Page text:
Friday, 4 March 2011

Reflections On The Christchurch Earthquake: Getting Through

Blood, Toil, Tears, and Sweat: Winston Churchill's words to the people of Britain during its "finest hour" in 1940 were so magnificently inspiring precisely because they were so utterly uncompromising. The political force-field created by the Christchurch earthquake can be harnessed by our politicians, but only if they display the unflinching honesty and unshakeable resolve of Britain's wartime leader.

THE CHRISTCHURCH TRAGEDY has generated its own political force-field. Events of such gravity always do. When something as big and brutal as Christchurch’s devastating earthquake shatters the ordered symmetry of our daily lives, we expect our political leaders to respond with measures of equal force.

These measures don’t always have to be practical – although it’s on the ground that the authorities’ performance will always, ultimately, be judged. Often, in moments of crisis, the words of our leaders can be just as important as their deeds.

Recall Winston Churchill’s words, upon assuming the mantle of wartime leadership in 1940. "I have nothing to offer", he told a hushed House of Commons, "but blood, toil, tears and sweat."

That steely realism: so bereft of sentiment; so empty of comfort; stiffened the sinews of the British people. At such critical moments, citizens aren’t looking for soft words of pity and consolation. What they want is speech of unflinching honesty and unshakeable resolve.

"You ask, what is our aim?", Churchill went on. "I can answer in one word: victory; victory at all costs, victory in spite of all terror, victory, no matter how long and hard the road may be; for without victory, there is no survival."

New Zealand is about to be tested in ways only marginally less gruelling than the ultimate audit of war. We are faced with the abrupt cessation of more than a tenth of our national economy – for how long we cannot tell. If the rebuilding of the earthquake-devastated Japanese city of Kobe is any guide, Christchurch may require as much as a decade to fully recover.

The leader who successfully harnesses the political force-field of the Christchurch earthquake will be the leader who tells New Zealanders clearly and without prevarication exactly what he or she expects of them. Because any politician who suggests that Christchurch can be rebuilt or that the New Zealand economy can successfully weather this crisis without a supreme and united national effort, is insulting the intelligence of the electorate.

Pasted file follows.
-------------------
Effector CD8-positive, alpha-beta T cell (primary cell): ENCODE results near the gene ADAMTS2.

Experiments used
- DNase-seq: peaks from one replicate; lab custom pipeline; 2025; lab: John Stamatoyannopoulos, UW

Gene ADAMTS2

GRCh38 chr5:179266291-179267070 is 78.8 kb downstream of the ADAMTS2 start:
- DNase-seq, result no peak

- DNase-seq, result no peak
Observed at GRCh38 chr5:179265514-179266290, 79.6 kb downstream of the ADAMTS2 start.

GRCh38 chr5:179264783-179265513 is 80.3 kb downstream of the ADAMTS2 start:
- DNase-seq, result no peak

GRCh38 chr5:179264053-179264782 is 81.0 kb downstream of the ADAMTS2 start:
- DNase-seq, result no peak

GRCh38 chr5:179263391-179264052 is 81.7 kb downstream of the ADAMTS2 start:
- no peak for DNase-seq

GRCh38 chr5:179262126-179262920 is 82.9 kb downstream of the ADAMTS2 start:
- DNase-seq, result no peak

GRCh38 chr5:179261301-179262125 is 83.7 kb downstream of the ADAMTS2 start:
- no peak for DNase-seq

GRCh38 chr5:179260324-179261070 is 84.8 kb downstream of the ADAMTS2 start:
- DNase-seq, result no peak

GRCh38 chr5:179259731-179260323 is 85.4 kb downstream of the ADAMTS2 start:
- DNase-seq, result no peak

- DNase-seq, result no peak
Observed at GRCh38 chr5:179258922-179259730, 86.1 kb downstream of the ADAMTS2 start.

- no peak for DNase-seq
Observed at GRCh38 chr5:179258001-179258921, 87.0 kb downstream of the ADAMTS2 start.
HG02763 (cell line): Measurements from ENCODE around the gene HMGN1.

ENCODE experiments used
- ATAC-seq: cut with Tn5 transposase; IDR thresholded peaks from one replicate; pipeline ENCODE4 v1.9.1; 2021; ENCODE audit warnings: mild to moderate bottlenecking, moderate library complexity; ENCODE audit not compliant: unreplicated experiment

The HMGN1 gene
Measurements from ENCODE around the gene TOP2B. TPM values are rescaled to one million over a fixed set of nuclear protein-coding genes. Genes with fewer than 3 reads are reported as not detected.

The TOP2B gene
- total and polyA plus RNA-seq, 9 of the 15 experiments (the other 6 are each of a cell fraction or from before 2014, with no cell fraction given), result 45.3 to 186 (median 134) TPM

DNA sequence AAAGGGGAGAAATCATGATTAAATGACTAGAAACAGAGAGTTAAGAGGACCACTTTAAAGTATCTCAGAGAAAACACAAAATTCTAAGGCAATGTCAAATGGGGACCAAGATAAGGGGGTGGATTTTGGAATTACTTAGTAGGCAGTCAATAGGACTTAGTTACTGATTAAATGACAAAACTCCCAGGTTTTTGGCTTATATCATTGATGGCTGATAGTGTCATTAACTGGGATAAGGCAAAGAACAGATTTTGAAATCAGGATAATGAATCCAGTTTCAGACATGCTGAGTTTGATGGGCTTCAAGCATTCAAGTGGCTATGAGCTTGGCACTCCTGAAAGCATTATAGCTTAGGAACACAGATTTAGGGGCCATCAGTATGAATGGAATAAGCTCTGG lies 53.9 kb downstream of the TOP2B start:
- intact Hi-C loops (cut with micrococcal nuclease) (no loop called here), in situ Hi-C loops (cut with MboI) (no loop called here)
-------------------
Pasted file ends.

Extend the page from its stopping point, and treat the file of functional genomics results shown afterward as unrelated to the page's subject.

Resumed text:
Not only that, they are insulting the thousands of ordinary Kiwis: farmers, workers, businessmen, students, beneficiaries and retirees; who have added their skills and energy to the unstinting efforts of tens-of-thousands of dedicated public servants.

The men and women who have rushed to bring practical assistance to their fellow New Zealanders are showing the way forward to any political leader with the wit to see it. We are not going to get Cantabrians through this crisis except by means of a co-ordinated and collective effort. And New Zealand will only find the money to rebuild and restore Christchurch if every New Zealander pays their fair share of the cost.

That means the top ten-percent of income earners will have to give up the generous tax windfalls of last year’s Budget – as well as pay a special levy on incomes in excess of $100,000 p.a. It will require the rest of us to pay higher EQC levies. And all of us will have to invest in Earthquake Recovery Bonds with the same sort of patriotic enthusiasm that our parents and grandparents once invested in War Bonds.

Getting through will also require New Zealanders to dispense with many of the economic articles-of-faith that have been drummed into them this past quarter-century. The notion that "Government isn’t the solution to the problem. Government is the problem" (to quote Ronald Reagan’s infamous formulation) must go.

The other lesson which the heroic altruism of ordinary Cantabrians should be teaching our political class is that New Zealanders feel much more like themselves when they’re helping – not hurting – their neighbours. Any political party that believes a national reconstruction effort can be successfully undertaken while unemployed Kiwis and solo mums are being stigmatised, or while the sick and disabled are being harassed and harried into non-existent jobs, is criminally deluded.

Rebuilding Christchurch, and its crucial contribution to New Zealand’s national life, requires, above all else, the same unity of purpose that allowed the Allies to overcome fascism in World War II.